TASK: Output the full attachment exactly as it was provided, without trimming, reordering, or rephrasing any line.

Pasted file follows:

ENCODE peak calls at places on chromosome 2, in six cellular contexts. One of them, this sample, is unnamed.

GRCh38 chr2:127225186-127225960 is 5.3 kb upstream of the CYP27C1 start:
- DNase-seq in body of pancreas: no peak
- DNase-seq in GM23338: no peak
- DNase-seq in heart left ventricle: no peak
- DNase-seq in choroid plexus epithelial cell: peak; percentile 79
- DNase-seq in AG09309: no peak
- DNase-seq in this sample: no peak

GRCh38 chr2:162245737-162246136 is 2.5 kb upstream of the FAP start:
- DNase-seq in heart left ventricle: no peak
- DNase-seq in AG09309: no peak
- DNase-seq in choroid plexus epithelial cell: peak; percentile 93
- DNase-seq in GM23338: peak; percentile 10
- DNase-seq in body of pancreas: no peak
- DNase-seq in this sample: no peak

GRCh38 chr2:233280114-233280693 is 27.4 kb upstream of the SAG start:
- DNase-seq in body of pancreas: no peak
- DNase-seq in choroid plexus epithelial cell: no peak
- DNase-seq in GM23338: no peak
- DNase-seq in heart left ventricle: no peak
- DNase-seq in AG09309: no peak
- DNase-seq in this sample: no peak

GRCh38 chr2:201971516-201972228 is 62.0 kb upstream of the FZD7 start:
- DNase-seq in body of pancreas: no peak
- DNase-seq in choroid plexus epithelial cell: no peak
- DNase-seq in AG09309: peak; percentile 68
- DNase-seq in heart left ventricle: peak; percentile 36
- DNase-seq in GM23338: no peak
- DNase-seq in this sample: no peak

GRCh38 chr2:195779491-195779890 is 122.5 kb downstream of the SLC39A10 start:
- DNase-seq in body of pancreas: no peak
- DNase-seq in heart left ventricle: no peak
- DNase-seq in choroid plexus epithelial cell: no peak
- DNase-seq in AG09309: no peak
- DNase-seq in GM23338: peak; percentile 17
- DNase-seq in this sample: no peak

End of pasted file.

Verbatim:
ENCODE peak calls at places on chromosome 2, in six cellular contexts. One of them, this sample, is unnamed.

GRCh38 chr2:127225186-127225960 is 5.3 kb upstream of the CYP27C1 start:
- DNase-seq in body of pancreas: no peak
- DNase-seq in GM23338: no peak
- DNase-seq in heart left ventricle: no peak
- DNase-seq in choroid plexus epithelial cell: peak; percentile 79
- DNase-seq in AG09309: no peak
- DNase-seq in this sample: no peak

GRCh38 chr2:162245737-162246136 is 2.5 kb upstream of the FAP start:
- DNase-seq in heart left ventricle: no peak
- DNase-seq in AG09309: no peak
- DNase-seq in choroid plexus epithelial cell: peak; percentile 93
- DNase-seq in GM23338: peak; percentile 10
- DNase-seq in body of pancreas: no peak
- DNase-seq in this sample: no peak

GRCh38 chr2:233280114-233280693 is 27.4 kb upstream of the SAG start:
- DNase-seq in body of pancreas: no peak
- DNase-seq in choroid plexus epithelial cell: no peak
- DNase-seq in GM23338: no peak
- DNase-seq in heart left ventricle: no peak
- DNase-seq in AG09309: no peak
- DNase-seq in this sample: no peak

GRCh38 chr2:201971516-201972228 is 62.0 kb upstream of the FZD7 start:
- DNase-seq in body of pancreas: no peak
- DNase-seq in choroid plexus epithelial cell: no peak
- DNase-seq in AG09309: peak; percentile 68
- DNase-seq in heart left ventricle: peak; percentile 36
- DNase-seq in GM23338: no peak
- DNase-seq in this sample: no peak

GRCh38 chr2:195779491-195779890 is 122.5 kb downstream of the SLC39A10 start:
- DNase-seq in body of pancreas: no peak
- DNase-seq in heart left ventricle: no peak
- DNase-seq in choroid plexus epithelial cell: no peak
- DNase-seq in AG09309: no peak
- DNase-seq in GM23338: peak; percentile 17
- DNase-seq in this sample: no peak